Approximately 56 million Americans (20% of the population) suffer from allergic rhinitis, and about 5% have asthma.1 Recent epidemiologic studies indicate that the prevalence of allergic rhinitis and asthma is increasing in the United States and throughout the world.1,2
Indoor environmental allergen exposure is widely believed to be a major contributing factor to the rising prevalence of these disorders. This hypothesis is supported by studies that have compared the prevalence of atopy and asthma among rural and urban populations and found that these conditions were more prevalent among rural inhabitants who moved to urban dwellings.1,3 This striking finding highlights the importance of domestic exposures in creating susceptibility to atopy and asthma among urban dwellers.
In this article, I review the environmental determinants of allergic rhinitis and asthma. In a second article I address the importance of allergen avoidance measures in patients with these conditions and review interventions directed at reducing exposure to dust mite, pet, and cockroach allergens.
The annual cost of treating allergic rhinitis in the United States exceeds $3 billion. The annual cost of asthma treatment is estimated at nearly $13 billion per year.1,4 This economic burden is even more substantial if one factors in the costs of treating sinusitis and otitis media, which are common complications of inadequately treated allergic rhinitis.1,5 The significant morbidity and rising health care costs associated with allergic rhinitis and asthma mandate that physicians become more proficient in the evaluation and treatment of these conditions. The triggers and symptoms of rhinitis and asthma are reviewed in the Table.
Allergic rhinitis. This is the most prevalent chronic illness diagnosed in children younger than 18 years and the fifth most common chronic illness diagnosed overall. Persons with allergic rhinitis are at increased risk for asthma.1,5 Seasonal allergic rhinitis refers to the presence of allergy symptoms triggered by pollen or mold spore allergens during the spring, summer, or fall. These pollen and mold spore seasons vary geographically throughout the United States.
Symptoms may include sneezing fits (5 to 10 sneezes in succession); itchiness of the eyes, ears, nose, throat, and palate; runny nose; watery/puffy eyes; nasal congestion; postnasal drip; sinus pressure; and fatigue. Symptoms are typically worse when patients are outdoors during pollen seasons and improve when they are indoors in an air-conditioned environment.1,6 Patients usually can distinguish whether symptoms occur seasonally, perennially, or both.
Perennial allergic rhinitis refers to year-round symptoms that are triggered by indoor allergens, such as those from dust mites, cockroaches, mold spores, feathers, and animals. Symptoms include nasal congestion, postnasal drip, sinus pressure/headaches, and ear plugging/popping and may include any or all of the above seasonal allergy symptoms.
Patients with both perennial symptoms and seasonal exacerbations are considered to have perennial allergic rhinitis with a seasonal component.1,6 Triggers may include outdoor pollens and indoor allergens such as dust mites; mold spores; and exposures to cats, dogs, birds, and cockroaches. Perennial allergens, such as those from dust mites, molds, animals, and cockroaches, may be difficult to identify by the history alone. Skin testing is necessary to confirm sensitization to these allergens but does not indicate that the person is currently being exposed.1,6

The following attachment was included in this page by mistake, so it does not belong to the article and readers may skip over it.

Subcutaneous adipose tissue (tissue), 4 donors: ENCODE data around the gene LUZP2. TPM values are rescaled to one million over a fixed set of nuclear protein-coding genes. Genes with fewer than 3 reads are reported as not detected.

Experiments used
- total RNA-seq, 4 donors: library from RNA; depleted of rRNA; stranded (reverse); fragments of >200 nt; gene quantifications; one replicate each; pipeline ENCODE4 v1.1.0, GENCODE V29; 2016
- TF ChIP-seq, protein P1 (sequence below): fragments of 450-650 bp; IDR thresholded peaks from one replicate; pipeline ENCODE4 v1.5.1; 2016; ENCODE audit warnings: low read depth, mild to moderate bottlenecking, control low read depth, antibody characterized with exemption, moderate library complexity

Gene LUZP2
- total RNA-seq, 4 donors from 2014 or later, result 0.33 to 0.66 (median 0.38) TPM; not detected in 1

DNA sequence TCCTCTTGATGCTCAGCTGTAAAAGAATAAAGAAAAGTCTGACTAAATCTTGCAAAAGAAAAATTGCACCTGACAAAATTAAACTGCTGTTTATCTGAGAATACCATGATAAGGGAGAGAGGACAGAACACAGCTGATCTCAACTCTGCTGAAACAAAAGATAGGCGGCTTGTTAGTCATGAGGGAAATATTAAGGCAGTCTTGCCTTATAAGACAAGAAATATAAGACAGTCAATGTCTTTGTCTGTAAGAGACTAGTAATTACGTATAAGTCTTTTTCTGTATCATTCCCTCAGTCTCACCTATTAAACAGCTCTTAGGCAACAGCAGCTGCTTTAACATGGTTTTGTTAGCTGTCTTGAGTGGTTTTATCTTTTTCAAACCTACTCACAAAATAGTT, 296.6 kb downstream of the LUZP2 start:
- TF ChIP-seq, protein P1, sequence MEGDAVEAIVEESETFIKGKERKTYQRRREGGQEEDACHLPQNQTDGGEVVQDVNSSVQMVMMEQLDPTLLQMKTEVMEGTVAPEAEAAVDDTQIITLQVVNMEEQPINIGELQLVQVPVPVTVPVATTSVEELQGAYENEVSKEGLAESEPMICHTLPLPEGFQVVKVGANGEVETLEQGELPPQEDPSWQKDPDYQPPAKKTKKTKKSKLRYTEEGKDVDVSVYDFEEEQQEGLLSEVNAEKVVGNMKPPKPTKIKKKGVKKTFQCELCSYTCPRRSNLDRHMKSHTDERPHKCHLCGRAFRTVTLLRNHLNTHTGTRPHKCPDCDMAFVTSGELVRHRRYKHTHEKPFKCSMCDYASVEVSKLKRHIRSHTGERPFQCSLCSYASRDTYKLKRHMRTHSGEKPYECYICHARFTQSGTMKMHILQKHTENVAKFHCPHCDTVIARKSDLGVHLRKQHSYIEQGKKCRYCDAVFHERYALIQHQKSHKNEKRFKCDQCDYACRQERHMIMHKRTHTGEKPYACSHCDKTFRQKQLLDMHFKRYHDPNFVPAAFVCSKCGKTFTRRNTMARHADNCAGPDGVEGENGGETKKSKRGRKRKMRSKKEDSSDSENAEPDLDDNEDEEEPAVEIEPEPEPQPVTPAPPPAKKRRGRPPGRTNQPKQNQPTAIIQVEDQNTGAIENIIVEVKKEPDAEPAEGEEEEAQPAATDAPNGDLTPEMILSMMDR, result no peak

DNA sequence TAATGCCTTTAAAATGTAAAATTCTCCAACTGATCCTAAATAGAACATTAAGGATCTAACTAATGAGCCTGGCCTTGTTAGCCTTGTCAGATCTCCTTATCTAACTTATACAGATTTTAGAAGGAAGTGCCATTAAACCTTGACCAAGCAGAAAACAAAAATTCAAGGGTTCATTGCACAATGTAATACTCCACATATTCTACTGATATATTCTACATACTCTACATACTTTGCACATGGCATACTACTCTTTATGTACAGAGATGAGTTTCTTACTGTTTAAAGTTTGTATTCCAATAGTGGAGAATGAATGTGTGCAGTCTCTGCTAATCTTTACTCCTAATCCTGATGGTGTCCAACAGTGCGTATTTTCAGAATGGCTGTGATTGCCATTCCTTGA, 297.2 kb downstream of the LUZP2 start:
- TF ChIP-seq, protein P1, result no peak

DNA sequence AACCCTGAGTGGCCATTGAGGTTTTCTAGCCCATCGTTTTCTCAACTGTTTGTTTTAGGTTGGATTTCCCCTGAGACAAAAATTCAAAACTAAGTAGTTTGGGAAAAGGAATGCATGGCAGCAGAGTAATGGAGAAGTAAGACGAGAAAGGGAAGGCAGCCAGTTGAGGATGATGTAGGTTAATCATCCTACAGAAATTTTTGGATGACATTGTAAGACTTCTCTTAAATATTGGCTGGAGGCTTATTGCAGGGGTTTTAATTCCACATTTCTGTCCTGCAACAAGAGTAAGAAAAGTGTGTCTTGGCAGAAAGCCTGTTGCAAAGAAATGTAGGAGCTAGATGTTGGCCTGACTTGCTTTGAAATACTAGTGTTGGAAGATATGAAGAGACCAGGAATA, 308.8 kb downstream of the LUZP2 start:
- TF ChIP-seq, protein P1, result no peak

Conditions such as nonallergic rhinitis (vasomotor rhinitis or nonallergic rhinitis with eosinophil syndrome) can mimic allergic rhinitis. Patients with nonallergic rhinitis experience nasal congestion, postnasal drip, sinus pressure/headaches, and ear plugging. Results of skin testing for seasonal and perennial allergens are negative.
The triggers for nonallergic rhinitis include weather changes (both temperature and barometric pressure changes); postural changes; and irritants, such as smoke, potpourri, perfumes, cleaning agents, solvents, incense, and soaps or detergents.1,6 Patients who have allergic and nonal- lergic rhinitis components are said to have mixed rhinitis, which may occur in up to 50% of patients presenting with rhinitis symptoms.
Asthma. This chronic obstructive inflammatory lung disease is characterized by airway inflammation, bronchial hyperresponsiveness, and at least partial improvement of lung function after treatment with bronchodilator medication.1,7 Untreated asthma can lead to airway remodeling or scarring of the airways that results in permanent loss of lung function.
Typical asthma symptoms include wheezing, coughing, chest tightness, and shortness of breath. However, many other conditions, such as gastroesophageal reflux disease, postnasal drainage from chronic sinusitis, vocal cord dysfunction, congestive heart failure, and pulmonary emboli, can present with symptoms that mimic asthma. It is always important to remember that "all that wheezes may not be asthma and all that is asthma may not wheeze."
Common triggers for patients with allergic asthma include animals, dust mites, cockroaches, mold spores, and pollen. Nonallergic triggers include viral upper respiratory tract infections, exercise, extreme temperatures, and a wide spectrum of irritants.1,7
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